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  98. <p>I have been working on creating our base class for NPC, party members, and other characters. This is the single core that we will use to tell our story with. So it must encompass the berth and width of the story we need to be able to tell. This brings me to the above question. How complex should an actor class be? We need our basic things like stats, conditions, immunities, equipment, and items in storage. Beyond those we have to have a list of skills and methods that our charaters will use.</p>
  99. <p>Oh so little has changed since the days of <a class="reference external" href=";_Dragons">Dungeons &amp; Dragons</a>. Every RPG has its roots buried in the first widely available system for gaming. Some games are inspired by it, some game re-invent it, and some games have direct lineage to it. I'm looking at you <a class="reference external" href="'s_Gate">Baldur's Gate</a>.</p>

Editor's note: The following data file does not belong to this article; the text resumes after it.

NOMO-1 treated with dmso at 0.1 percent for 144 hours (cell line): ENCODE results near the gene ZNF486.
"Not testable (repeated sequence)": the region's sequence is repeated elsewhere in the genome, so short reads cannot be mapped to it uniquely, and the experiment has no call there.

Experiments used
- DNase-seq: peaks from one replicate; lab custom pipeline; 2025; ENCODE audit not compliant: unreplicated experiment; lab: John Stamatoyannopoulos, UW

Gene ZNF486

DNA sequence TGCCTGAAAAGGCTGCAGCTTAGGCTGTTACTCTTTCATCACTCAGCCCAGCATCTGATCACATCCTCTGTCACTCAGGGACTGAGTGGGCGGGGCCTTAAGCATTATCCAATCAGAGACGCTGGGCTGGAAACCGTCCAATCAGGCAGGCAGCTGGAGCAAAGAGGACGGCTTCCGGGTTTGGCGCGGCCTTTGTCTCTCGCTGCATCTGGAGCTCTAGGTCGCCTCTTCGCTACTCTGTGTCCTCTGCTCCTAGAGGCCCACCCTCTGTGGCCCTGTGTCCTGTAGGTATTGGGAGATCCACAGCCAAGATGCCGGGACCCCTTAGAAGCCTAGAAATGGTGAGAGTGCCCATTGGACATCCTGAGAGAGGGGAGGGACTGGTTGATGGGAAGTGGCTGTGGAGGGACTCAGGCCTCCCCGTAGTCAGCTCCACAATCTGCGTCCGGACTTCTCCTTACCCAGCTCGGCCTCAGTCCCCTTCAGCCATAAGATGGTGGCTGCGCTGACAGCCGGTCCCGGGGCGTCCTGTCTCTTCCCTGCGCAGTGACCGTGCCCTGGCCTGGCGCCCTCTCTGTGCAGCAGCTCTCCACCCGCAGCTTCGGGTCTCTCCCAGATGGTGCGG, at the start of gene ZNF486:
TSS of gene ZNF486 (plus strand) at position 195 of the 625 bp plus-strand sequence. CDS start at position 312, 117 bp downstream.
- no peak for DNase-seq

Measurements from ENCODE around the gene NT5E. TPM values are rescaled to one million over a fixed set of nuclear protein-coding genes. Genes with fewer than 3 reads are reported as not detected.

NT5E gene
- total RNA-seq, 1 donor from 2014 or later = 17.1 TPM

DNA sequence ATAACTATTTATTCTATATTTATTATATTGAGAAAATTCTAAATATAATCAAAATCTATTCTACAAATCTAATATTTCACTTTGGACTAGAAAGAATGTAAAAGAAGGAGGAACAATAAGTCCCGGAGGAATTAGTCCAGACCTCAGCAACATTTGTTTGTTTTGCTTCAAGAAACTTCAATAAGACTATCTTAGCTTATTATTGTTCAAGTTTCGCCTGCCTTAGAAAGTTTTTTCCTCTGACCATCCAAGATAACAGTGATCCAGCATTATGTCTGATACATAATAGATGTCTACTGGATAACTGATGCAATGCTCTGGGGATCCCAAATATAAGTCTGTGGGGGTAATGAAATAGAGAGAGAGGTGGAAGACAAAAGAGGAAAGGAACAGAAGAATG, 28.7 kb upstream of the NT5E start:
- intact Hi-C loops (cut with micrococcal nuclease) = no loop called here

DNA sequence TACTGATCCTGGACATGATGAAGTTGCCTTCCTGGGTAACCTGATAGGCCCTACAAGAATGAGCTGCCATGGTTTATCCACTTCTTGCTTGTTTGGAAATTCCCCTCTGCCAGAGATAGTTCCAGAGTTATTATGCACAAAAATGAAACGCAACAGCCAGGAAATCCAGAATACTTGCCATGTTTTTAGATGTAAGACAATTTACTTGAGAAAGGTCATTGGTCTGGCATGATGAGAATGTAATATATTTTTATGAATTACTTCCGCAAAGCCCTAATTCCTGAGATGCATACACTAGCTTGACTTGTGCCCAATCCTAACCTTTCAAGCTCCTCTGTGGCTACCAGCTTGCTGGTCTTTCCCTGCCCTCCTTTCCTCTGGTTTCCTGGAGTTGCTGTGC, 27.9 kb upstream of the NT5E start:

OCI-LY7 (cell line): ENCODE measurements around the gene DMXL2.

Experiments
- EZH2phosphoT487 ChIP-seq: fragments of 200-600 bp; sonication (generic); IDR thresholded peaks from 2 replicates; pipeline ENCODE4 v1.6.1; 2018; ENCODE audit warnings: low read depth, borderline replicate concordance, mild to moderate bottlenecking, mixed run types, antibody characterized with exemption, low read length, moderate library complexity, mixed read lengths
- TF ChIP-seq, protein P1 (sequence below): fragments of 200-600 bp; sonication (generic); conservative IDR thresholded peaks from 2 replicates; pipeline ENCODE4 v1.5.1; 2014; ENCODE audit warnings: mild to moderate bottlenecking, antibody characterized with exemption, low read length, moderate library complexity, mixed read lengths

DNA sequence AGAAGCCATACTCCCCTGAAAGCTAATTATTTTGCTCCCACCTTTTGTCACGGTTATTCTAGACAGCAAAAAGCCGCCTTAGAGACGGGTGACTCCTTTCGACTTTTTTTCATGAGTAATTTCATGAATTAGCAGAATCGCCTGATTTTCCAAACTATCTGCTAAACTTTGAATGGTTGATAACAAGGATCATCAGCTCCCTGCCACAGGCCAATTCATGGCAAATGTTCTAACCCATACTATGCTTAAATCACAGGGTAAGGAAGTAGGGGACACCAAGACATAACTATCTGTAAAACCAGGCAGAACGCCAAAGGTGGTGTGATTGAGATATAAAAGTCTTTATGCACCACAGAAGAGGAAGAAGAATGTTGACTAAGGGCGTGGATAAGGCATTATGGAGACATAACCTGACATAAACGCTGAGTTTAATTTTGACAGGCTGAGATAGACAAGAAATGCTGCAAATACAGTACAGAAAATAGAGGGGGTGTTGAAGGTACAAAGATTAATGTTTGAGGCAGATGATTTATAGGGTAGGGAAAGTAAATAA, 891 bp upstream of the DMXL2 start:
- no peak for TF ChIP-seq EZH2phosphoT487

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  102.     </article><article class="h-entry post-text"><header><h1 class="p-name entry-title"><a href="the-crazy-reasons.html" class="u-url">The Crazy and not So Crazy reasons to start a game.</a></h1>
  103.         <div class="metadata">
  104.             <p class="byline author vcard"><span class="byline-name fn">Joseph</span></p>
  105.             <p class="dateline"><a href="the-crazy-reasons.html" rel="bookmark"><time class="published dt-published" datetime="2015-08-25T07:01:48-06:00" title="2015-08-25 07:01">2015-08-25 07:01</time></a></p>
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  112. <p>It started some time ago. I would like to say my love of goats, but the truth is my love of video games. It started out with my dad's Commodore 64, proceeded to the Odyssey 2, we (my brothers and me) fell into the Sega Genesis, then finally to PlayStation. I loved <a class="reference internal" href="the-crazy-reasons.html#spelunker">Spelunker</a>, Mario and Sonic, but it was <em>Crystalis</em> and <em>StarFlight</em> that first really caught my attention. Leveling up was such a great concept, actual story line and plot that was beyond a few vague pictures. The depth, time, and yes even a little love that was needed to finish a game well.</p>